It was hard for us to understand this logic and demonstrated it with involuntary facial expressions. When he realized the mistake, he tried to fix it by saying that we should be able to obtain the regulations from the Ministry of Foreign Affair’s website. Closing several music videos and chat rooms in his computer, he tried to locate the document in the mentioned website; as he gave all types of excuses about the overall situation.
At this point, we decided to leave, so we thanked the generous man. Fortunately for us, just outside his office, we found a Guardian Angel that lent us a hand making it possible for these four students to obtain the needed visa.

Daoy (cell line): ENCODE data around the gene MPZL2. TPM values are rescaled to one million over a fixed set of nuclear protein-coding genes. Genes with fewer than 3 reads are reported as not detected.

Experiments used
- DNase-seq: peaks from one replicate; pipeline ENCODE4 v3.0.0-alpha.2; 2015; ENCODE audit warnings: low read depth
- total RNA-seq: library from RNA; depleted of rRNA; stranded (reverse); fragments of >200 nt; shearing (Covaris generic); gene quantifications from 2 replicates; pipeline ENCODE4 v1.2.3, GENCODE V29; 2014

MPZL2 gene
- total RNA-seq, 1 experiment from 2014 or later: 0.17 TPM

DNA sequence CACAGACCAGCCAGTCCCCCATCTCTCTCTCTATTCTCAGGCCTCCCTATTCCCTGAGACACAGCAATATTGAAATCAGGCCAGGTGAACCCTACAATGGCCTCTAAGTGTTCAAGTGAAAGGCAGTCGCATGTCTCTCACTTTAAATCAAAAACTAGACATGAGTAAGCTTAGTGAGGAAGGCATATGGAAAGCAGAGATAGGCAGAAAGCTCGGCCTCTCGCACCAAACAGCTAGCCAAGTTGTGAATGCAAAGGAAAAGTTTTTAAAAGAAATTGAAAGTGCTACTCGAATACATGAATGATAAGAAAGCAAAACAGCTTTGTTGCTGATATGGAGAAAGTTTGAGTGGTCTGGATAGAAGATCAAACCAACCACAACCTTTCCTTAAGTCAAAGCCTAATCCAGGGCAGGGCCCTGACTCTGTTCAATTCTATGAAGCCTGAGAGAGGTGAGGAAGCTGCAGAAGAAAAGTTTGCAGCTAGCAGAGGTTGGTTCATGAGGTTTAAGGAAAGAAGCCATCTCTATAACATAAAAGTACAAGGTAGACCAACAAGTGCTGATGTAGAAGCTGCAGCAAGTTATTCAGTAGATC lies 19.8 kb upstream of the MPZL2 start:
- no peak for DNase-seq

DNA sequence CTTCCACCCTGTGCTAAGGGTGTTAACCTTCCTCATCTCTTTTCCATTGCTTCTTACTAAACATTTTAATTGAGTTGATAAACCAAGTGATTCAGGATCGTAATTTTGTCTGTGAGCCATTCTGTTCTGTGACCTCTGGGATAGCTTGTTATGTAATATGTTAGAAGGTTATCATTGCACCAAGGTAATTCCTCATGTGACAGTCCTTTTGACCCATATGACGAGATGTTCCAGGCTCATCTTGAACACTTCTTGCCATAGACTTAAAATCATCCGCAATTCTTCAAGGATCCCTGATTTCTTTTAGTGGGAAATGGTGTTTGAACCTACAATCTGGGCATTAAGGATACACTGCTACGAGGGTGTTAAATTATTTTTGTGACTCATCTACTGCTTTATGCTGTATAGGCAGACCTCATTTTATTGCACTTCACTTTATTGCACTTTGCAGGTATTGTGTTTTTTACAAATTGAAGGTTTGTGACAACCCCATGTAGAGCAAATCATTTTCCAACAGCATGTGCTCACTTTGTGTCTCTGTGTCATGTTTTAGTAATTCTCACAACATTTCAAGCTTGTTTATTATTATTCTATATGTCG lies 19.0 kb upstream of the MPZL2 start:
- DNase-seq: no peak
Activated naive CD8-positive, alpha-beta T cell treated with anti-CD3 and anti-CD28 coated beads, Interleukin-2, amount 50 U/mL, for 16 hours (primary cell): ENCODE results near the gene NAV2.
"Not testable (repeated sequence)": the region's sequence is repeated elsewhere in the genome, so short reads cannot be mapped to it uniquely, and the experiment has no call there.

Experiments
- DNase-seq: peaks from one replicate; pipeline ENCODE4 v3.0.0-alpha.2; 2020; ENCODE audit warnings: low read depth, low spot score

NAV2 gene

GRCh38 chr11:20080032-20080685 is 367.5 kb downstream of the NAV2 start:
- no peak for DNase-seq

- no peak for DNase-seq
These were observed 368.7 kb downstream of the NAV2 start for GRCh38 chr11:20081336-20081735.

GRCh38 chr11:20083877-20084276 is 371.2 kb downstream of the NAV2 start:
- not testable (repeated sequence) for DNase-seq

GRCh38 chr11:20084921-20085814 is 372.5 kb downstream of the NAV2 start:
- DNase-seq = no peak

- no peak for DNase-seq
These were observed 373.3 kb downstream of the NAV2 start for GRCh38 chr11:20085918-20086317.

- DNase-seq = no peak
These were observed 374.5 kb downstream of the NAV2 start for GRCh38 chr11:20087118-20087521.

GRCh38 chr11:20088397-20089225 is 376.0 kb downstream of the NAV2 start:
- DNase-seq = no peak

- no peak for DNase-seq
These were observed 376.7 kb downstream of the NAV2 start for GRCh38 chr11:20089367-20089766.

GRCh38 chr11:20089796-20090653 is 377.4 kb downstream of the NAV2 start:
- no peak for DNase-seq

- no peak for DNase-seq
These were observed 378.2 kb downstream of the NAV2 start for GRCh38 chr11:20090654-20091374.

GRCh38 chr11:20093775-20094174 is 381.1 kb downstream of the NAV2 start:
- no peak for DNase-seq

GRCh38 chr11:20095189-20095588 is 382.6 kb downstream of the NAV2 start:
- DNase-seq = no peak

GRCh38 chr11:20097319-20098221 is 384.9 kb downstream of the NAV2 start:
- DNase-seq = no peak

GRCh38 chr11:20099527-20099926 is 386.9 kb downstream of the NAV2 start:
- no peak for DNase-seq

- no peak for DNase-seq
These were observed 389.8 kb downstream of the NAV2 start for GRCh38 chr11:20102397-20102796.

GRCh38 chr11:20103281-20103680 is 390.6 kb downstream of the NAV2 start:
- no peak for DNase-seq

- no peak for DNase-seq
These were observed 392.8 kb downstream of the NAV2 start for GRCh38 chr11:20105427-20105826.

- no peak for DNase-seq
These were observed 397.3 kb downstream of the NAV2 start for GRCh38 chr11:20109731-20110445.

I guess I could say the story had a happy ending, at least for these four students. But the idea of writing about this experience is precisely to express how uncomfortable I have felt during the past few days, savoring this bitter experience, feeling the lack of solidarity and frivolity of someone in a position to make decisions that can easily destroy plans for a better future of vulnerable people, without the minimum regret. It is a total different feeling coming from someone from your own country.
Carla Ortiz is Head of Department for Academic Adminstration at the UN University for Peace. Her tireless commitment to the thankless job of juggling visa regulations for UPEACE students is much appreciated.